Versions of The Ramayana

[For people who don’t know The Ramayana at all, here is a short version of the story you can look at to gain some familiarity.]

ramayana agni pariksha.jpg I’ve been following the discussion of an episode of The Ramayana at Locana. The discussion concerns an event near the end of the saga, after Sita has already undergone the trial by fire (Agni Pariksha), proving her fidelity to Rama during the time she was abducted by Ravana. In some versions of The Ramayana, the trial by fire is essentially the end of the story for Sita. A couple of more things happen, but then Rama rules for 10,000 years.

But in the Malayalam version Anand’s father grew up with (the post is actually the text of an article by Anand’s father, N.V.P. Unithiri), the Agni Pariksha isn’t enough to clear Sita’s honor, and persistent rumors force Rama to abandon Sita once again. Here is the passage quoted:

“What the society thinks is important. The Gods too look down upon ill fame, and fame brings respect everywhere. Does not every noble man yearn for it? I fear dishonour, oh, learned men, I’ll even renounce your company and my own life, if needed, for the sake of honour. Sita has to be deserted. Understand my state of mind, I wasn’t sadder on anyday before. Lakshmana, tomorrow you take Sita in Sumantra’s chariot and leave her at our border. Abandon her near the holy Ashram of Sage Valmiki on the banks of the Tamasa river, and get back here soon.”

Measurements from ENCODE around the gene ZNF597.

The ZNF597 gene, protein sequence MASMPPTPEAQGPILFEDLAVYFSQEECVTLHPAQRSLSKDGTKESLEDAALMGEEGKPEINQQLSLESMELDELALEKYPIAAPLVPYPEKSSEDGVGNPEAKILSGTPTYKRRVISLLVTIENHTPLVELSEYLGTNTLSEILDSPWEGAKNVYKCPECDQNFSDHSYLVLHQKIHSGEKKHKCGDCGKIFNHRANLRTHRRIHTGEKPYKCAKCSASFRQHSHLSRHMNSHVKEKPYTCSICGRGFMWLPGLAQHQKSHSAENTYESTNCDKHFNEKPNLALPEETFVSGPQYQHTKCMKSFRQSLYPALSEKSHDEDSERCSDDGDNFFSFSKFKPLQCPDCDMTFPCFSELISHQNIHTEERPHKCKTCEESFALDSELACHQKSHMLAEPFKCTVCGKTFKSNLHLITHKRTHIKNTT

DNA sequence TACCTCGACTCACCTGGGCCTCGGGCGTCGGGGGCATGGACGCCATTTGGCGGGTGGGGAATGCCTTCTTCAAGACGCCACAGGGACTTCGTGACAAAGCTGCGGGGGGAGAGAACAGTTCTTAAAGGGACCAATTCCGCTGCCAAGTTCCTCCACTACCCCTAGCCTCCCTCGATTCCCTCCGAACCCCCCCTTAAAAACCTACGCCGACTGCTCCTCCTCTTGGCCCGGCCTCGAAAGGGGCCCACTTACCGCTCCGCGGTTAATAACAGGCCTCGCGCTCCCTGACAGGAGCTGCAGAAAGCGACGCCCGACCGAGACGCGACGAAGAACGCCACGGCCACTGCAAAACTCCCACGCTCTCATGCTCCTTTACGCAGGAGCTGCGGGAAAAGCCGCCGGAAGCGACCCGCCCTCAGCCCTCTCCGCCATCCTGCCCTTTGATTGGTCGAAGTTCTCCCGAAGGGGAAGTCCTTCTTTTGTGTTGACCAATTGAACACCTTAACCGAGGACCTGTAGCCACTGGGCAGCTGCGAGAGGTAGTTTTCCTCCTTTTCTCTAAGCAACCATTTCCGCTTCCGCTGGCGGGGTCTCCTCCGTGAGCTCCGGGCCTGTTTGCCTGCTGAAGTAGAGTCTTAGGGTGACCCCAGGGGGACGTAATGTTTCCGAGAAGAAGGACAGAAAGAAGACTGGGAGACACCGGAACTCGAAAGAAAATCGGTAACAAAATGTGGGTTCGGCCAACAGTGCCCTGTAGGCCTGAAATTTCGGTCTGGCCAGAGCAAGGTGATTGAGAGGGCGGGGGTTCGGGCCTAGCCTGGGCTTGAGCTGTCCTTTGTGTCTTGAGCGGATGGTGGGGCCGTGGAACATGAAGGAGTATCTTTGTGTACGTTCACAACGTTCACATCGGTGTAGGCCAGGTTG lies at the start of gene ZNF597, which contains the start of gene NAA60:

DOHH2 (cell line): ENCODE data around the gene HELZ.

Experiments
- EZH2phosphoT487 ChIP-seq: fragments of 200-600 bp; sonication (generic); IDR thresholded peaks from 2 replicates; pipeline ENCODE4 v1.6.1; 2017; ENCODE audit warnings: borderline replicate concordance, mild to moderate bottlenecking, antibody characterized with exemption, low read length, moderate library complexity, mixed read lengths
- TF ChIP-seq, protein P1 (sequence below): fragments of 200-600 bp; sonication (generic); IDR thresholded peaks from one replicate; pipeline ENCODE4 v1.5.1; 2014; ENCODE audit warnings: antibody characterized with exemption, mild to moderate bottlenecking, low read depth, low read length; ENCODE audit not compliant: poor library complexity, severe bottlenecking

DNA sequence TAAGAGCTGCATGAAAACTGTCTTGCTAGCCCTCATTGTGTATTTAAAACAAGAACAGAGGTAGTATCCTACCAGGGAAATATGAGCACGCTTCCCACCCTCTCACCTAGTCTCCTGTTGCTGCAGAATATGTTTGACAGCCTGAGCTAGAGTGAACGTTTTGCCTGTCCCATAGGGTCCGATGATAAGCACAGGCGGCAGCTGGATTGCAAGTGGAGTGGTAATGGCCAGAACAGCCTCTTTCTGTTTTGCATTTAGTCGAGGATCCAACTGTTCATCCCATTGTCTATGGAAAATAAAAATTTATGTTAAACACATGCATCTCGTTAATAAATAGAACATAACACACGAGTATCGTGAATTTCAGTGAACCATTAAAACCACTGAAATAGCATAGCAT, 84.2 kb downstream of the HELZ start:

This episode is known as Sita Parityaga. I’ll be referring to it in this post simply as the abandonment of Sita. With The Ramayana, there is no definitive version. The ‘first’ version, in Sanskrit, dates probably from about 200 B.C.E., but it’s by no means the ‘dominant’ version of the story. There are many written versions, as well as a nearly infinite number of oral variations to be found in India.

A helpful chart of the different written Ramayanas is here. Notably, the first vernacular version of the story was in Tamil. And according to the chart, in at least one version of the story (Tulsi Das’s 16th century version in Awadhi/’Old Hindi’), there is no banishment at all for Sita. And some versions listed have Sita banished, but then (and this seems dignified) she refuses to return.

The classic Griffith English translation (episode here; Table of Contents here) also doesn’t mention anything about Sita’s banishment. The Amar Chitra Katha version is the same — after Sita’s Agni Pariksha, it’s Ram and Sita, happily ever after.